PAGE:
"Komsomolskaya pravda" on 2 June urged its readers not to "wait in vain" for the government to impose economic sanctions against neighboring countries that behave in an "unfriendly" way toward Russia, saying the public should instead boycott goods from those countries. The piece appeared under the headline "By Buying Baltic Sardines, You Are Helping SS Veterans." The paper named the Baltic states (Estonia, Latvia, and Lithuania) along with Ukraine, Moldova, Georgia, and Poland as countries whose goods should be targeted; "Komsomolskaya pravda" also published the relevant bar-code information to help consumers identify products from those countries. It also identified Russia itself, Belarus, Armenia, Serbia and Montenegro, and Cuba as states that Russian consumers should support through their purchases. CIS Institute Director Konstantin Zatulin reportedly told "Komsomolskaya pravda" that such a boycott could effectively halt entire industries in the Baltics, the agricultural sector in Moldova, and wine production in Georgia. VY
IS GOVERNMENT LOOKING FOR A FEW GOOD HACKERS?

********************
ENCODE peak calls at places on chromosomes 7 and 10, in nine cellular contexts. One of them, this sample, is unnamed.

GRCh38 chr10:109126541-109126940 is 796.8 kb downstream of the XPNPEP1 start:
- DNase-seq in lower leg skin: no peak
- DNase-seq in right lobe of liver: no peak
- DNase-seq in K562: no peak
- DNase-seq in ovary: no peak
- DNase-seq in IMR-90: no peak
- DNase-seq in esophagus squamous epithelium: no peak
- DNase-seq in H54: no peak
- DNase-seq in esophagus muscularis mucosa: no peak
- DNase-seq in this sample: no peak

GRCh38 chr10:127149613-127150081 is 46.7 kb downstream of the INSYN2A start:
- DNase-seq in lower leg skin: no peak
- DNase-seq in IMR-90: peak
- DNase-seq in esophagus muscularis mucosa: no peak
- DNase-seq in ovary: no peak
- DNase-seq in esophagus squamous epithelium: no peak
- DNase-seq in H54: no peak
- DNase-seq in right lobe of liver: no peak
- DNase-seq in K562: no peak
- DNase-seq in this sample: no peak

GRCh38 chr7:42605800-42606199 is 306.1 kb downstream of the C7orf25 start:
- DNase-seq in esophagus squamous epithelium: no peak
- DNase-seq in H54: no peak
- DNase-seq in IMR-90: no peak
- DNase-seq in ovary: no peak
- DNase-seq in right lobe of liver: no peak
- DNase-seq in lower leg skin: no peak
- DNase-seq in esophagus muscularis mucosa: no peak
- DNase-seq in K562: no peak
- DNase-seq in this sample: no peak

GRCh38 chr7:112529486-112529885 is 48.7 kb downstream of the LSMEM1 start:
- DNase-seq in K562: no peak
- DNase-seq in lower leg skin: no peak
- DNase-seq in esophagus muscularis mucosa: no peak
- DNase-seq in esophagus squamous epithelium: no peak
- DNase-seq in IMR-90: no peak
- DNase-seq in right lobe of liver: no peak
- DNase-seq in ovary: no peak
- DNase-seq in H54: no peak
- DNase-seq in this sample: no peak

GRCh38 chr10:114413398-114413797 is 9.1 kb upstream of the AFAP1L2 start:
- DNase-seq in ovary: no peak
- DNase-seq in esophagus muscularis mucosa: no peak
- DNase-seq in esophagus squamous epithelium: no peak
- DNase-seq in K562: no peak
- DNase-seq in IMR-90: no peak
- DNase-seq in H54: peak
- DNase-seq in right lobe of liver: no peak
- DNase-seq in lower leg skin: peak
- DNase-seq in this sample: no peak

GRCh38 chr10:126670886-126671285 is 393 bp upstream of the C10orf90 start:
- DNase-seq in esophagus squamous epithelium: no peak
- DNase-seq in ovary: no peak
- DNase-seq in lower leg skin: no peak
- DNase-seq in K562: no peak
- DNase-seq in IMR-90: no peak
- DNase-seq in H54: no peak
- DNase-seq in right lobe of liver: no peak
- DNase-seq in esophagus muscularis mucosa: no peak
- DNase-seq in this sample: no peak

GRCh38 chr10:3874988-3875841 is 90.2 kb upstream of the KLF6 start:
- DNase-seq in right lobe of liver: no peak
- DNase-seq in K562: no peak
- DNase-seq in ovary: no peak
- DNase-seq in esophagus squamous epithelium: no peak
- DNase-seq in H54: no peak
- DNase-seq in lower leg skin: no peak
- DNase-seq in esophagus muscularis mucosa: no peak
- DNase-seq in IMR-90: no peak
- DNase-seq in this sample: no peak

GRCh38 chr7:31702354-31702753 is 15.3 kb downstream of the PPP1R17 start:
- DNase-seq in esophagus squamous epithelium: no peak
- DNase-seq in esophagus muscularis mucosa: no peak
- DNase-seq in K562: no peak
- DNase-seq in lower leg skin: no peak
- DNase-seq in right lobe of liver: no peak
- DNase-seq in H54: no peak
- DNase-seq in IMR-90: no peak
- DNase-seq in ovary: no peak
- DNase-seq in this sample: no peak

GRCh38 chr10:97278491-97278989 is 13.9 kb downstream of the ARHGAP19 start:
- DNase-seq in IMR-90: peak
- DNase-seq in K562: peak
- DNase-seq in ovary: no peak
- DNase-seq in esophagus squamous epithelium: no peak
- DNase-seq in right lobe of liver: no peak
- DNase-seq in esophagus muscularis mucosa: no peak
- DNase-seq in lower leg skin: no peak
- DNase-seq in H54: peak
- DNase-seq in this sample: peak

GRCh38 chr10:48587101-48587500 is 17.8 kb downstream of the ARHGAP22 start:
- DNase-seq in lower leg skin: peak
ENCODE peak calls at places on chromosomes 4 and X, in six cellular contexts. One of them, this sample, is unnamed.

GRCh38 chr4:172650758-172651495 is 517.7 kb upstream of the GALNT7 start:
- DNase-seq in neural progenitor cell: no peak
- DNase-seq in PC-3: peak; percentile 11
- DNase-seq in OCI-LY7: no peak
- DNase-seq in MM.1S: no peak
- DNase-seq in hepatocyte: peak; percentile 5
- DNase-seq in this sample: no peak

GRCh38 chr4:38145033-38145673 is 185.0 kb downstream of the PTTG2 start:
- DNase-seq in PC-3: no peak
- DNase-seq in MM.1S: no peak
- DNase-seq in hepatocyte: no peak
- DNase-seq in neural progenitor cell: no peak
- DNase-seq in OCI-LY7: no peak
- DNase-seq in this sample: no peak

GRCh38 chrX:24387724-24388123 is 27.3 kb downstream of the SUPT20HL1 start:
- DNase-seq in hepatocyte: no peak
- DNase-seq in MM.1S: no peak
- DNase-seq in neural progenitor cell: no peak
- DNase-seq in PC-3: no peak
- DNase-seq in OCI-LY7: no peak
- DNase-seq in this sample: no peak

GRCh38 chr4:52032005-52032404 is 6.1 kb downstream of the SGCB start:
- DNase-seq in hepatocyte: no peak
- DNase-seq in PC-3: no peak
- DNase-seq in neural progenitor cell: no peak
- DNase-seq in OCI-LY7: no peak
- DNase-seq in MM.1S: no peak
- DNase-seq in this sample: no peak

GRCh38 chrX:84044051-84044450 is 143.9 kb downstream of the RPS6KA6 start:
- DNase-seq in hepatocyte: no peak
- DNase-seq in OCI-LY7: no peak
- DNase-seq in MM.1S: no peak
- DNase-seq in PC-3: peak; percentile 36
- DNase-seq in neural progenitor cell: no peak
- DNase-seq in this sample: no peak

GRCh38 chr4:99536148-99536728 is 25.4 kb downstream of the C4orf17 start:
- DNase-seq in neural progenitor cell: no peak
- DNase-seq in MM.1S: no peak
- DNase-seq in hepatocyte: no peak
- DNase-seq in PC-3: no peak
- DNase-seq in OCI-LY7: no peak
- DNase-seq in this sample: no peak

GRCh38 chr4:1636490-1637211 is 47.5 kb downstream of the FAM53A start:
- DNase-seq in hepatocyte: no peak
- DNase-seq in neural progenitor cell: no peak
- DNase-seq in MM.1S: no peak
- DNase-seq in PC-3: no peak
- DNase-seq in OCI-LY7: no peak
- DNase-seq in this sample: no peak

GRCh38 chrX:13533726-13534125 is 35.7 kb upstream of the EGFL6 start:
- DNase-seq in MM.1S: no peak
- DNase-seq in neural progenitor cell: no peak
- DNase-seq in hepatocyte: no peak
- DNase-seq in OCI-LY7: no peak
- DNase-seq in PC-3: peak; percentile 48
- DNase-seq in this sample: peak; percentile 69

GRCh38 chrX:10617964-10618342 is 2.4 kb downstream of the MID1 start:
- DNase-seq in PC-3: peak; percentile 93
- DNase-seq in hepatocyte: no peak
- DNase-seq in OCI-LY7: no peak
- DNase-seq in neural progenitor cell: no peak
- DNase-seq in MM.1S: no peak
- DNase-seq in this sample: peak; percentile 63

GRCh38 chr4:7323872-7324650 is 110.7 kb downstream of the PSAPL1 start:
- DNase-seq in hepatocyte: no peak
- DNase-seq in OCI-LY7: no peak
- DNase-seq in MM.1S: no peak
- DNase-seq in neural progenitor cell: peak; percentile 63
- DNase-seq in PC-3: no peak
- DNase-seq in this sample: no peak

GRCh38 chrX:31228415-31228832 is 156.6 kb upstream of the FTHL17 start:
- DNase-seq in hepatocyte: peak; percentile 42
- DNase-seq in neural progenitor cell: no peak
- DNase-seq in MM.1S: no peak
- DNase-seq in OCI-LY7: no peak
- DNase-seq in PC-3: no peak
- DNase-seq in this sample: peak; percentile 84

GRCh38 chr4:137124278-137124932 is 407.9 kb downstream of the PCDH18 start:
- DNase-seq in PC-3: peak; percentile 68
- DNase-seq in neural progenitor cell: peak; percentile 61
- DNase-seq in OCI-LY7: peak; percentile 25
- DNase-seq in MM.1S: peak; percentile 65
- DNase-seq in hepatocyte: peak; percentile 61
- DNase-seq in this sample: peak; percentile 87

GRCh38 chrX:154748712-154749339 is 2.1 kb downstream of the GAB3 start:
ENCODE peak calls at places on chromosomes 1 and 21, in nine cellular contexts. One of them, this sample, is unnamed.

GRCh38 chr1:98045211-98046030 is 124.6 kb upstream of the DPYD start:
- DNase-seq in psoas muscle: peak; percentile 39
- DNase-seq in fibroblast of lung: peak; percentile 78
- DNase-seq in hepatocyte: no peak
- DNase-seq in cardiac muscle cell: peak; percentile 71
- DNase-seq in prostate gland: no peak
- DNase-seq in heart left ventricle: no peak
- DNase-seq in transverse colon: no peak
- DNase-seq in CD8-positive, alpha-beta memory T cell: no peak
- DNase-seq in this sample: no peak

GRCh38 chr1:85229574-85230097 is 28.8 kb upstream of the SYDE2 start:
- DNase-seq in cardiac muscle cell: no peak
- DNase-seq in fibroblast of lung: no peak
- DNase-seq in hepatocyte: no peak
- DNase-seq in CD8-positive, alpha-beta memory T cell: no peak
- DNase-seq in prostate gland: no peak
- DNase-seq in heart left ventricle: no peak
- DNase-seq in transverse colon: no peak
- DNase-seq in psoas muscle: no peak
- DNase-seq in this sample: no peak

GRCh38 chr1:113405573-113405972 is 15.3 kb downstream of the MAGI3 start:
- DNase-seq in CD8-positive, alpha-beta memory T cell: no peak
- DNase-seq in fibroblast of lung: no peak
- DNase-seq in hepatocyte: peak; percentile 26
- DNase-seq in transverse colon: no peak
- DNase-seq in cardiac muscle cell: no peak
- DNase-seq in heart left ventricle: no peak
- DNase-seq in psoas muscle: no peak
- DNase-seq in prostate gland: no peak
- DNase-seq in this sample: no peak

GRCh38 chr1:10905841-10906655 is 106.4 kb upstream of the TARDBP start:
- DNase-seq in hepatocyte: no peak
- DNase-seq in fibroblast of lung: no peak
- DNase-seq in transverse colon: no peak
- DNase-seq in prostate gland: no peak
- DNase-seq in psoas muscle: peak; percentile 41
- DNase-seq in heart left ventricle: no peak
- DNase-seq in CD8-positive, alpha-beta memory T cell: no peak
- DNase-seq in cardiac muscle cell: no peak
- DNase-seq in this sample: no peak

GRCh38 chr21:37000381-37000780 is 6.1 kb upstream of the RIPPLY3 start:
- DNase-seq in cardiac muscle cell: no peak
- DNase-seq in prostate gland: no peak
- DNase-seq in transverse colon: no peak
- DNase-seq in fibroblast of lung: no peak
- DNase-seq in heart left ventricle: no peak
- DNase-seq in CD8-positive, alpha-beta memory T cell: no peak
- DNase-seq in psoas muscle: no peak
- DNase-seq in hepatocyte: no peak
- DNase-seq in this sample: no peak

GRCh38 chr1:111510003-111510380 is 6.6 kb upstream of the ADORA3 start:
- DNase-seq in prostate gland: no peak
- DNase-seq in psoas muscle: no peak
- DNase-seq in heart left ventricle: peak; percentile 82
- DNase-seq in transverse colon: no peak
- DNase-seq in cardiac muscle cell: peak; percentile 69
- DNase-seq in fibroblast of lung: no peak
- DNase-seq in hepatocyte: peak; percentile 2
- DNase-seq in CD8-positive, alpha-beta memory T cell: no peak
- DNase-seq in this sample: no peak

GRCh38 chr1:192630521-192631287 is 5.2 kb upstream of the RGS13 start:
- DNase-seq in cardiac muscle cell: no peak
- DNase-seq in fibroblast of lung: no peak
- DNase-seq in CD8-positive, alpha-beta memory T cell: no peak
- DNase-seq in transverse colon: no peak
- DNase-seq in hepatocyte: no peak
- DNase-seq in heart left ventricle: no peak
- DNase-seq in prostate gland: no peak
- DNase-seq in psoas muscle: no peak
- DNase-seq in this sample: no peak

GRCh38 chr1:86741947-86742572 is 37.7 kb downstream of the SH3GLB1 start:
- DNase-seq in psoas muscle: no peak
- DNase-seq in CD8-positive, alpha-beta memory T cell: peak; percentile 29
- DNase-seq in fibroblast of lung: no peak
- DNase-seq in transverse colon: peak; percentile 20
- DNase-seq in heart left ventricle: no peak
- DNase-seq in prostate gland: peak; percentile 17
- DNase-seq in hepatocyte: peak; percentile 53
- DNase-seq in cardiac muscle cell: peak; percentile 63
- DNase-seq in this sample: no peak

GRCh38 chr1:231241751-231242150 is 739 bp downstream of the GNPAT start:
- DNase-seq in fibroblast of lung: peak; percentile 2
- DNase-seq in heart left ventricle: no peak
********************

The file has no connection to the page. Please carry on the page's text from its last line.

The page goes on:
At the beginning of this month, announcements began appearing in the specialized press and on the Internet saying that the Interior Ministry is looking to hire former computer hackers, "Nezavisimaya gazeta" reported on 3 June. The daily speculated that the announcement could be connected with the government's concern about a possible "colored" revolution in Russia and its desire to control the spread of oppositionist information via the Internet. It reported that hackers shut down the anti-Putin site Walking Without Putin in January, replacing it with a call to show greater respect for the president. The daily quoted the Federal Security Service's (FSB) Information Security Department director, Dmitrii Frolov, as saying the FSB's authority in the area of Internet control "must be significantly broadened." The Internet, he said, is becoming increasingly influential and could be used "to mobilize political forces against the authorities." In January 2002, the FSB refused to press charges against hackers who violated the Kavkaz-Tsentr website, which supports the Chechen resistance, saying that the hacking did not violate the law and was merely a way for the students to express their views as Russian citizens (see "RFE/RL Newsline," 1 February 2002). RC